Together with the help of her husband Robert, Sarah began to pour through medical information relating to her condition. Sarah began to focus on the root causes that predisposed her to Candida in the first place. After trying many treatments, and doing a considerable amount of research, Sarah learned how to eliminate the underlying issues of yeast overgrowth. After trying her new natural treatment out, Sarah found she was rapidly delivered of her problem; and, the recurrence of her yeast infections which she had dealt with previously, was totally gone. Sarah had finally found the answer!
Sarah began to share her new treatment with others, and they would report back saying their Candida infections had cleared up in 12 hours time. To give others the same help, Sarah has since published a book that explains exactly how to get rid of a yeast infection in 12 hours, and keep them gone for good. Sarah’s publisher, a large U.S. firm that is a subsidiary of Keynetics Incorporated, handles all of her publishing. Sarah’s book is available as a downloadable PDF; so, if your decide to get it, you can have it almost immediately. Sarah also wants to assure her readers that her methods are legitimate; and, offers an 8 week, 100% money back guarantee on her book. You can even keep Sarah’s book if you get a refund!
For more information regarding Sarah, testimonies from others who have successfully used her book, or information regarding her comprehensive refund promise, you can find all the information at Sarah Summer’s website. It should be a real game changer that finally ends any struggles you may have had with your health due to Candida!
- http://dx.doi.org/10.1093/clinids/18.3.440 -- Scerpella, Ernesto G., and Ralph Alhalel. "An unusual cause of acute renal failure: bilateral ureteral obstruction due to Candida tropicalis fungus balls." Clinical infectious diseases 18.3 (1994): 440-442. PubMed
- http://www.ncbi.nlm.nih.gov/pubmed/9041599 -- Phillips, John R., and M. Gary Karlowicz. "Prevalence of Candida species in hospital-acquired urinary tract infections in a neonatal intensive care unit." The Pediatric infectious disease journal 16.2 (1997): 190-194.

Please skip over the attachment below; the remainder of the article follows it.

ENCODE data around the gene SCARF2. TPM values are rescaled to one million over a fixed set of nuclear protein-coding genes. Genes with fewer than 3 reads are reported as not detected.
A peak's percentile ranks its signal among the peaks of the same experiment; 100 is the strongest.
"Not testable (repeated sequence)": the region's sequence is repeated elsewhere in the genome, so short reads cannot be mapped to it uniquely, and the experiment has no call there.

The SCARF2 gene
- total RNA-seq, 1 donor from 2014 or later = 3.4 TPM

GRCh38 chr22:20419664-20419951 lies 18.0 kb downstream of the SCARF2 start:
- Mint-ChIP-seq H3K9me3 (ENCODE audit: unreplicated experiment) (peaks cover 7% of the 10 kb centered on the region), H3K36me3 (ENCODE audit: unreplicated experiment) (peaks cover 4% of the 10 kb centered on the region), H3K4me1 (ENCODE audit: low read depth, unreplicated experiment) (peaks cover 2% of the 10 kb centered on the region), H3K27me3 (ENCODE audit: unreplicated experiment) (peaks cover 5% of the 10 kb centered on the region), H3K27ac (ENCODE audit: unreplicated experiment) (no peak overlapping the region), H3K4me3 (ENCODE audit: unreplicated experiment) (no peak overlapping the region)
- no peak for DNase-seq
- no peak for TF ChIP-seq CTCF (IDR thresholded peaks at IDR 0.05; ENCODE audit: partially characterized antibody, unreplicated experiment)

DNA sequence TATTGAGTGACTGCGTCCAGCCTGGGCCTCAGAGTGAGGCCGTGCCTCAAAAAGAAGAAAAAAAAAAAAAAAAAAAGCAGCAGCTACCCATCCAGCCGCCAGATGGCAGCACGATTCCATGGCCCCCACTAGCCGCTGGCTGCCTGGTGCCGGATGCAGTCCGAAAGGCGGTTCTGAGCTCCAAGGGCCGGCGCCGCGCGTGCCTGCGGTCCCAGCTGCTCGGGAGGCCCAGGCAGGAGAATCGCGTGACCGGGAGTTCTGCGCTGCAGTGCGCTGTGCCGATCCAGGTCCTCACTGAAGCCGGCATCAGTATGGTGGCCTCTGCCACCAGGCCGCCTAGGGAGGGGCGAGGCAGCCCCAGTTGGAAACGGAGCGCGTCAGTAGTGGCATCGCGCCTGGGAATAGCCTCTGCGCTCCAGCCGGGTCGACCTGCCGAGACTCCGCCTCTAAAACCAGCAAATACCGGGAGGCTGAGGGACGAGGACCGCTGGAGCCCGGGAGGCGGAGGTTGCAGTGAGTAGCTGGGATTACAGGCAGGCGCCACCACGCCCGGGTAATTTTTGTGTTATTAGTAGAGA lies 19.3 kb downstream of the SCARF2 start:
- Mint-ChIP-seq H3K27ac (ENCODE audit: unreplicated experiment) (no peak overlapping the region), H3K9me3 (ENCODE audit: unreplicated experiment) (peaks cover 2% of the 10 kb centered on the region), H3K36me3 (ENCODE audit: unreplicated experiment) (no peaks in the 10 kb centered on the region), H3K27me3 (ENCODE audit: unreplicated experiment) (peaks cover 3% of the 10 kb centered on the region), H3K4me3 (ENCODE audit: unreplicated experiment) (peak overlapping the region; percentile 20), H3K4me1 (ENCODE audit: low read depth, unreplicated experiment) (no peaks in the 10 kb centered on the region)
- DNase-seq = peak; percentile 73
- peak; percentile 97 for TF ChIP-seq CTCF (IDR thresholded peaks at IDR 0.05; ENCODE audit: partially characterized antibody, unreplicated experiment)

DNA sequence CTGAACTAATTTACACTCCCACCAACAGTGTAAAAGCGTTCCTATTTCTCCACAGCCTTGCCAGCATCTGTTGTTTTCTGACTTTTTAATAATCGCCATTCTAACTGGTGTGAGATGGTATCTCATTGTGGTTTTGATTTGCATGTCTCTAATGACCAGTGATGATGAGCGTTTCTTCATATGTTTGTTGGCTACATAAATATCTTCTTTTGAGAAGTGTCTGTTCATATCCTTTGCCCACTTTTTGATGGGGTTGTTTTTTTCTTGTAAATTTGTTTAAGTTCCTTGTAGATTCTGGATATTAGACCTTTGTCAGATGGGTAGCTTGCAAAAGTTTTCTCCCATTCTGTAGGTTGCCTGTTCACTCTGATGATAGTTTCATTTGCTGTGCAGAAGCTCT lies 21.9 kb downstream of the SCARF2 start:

- http://dx.doi.org/10.1590/S0074-02762005000800016 -- Passos, Xisto Sena, et al. "Candida colonization in intensive care unit patients' urine." Memórias do Instituto Oswaldo Cruz 100.8 (2005): 925-928. PDF Available Here, PubMed
- http://www.ncbi.nlm.nih.gov/pubmed/18445893 -- Bukhary, Z. A. "Candiduria: a review of clinical significance and management." Saudi Journal of Kidney Diseases and Transplantation 19.3 (2008): 350. Full Text Available Here
- http://dx.doi.org/10.1086/430918 -- Kauffman, Carol A. "Candiduria." Clinical infectious diseases 41.Supplement 6 (2005): S371-S376. Full Text Available Here, PubMed
- http://www.ncbi.nlm.nih.gov/pubmed/9880475 -- Fidel, Paul L., Jose A. Vazquez, and Jack D. Sobel. "Candida glabrata: review of epidemiology, pathogenesis, and clinical disease with comparison to C. albicans." Clinical microbiology reviews 12.1 (1999): 80-96. Full Text Available Here
- http://dx.doi.org/10.1086/520460 -- Harris, Anthony D., et al. "Risk factors for nosocomial candiduria due to Candida glabrata and Candida albicans." Clinical infectious diseases 29.4 (1999): 926-928. PDF Available Here, PubMed
- http://dx.doi.org/10.1093/cid/cir111 -- Kauffman, Carol A., et al. "Candida urinary tract infections—diagnosis." Clinical infectious diseases 52.suppl 6 (2011): S452-S456. Full Text Available Here, PubMed
- Google Books -- Duke, J. A. (1997). The green pharmacy: New discoveries in herbal remedies for common diseases and conditions from the world's foremost authority on healing herbs. Emmaus, Pa: Rodale Press.
- http://www.biolifesas.org/jbrha/JBRc24i3Abstracts.pdf -- Marotta, F., et al. "Subclinical candiduria in patients with gastrointestinal malignancies: a preliminary study on the protective effect of a natural phytocompound." Journal of Biological Regulators & Homeostatic Agents 24.3 (2010): 317.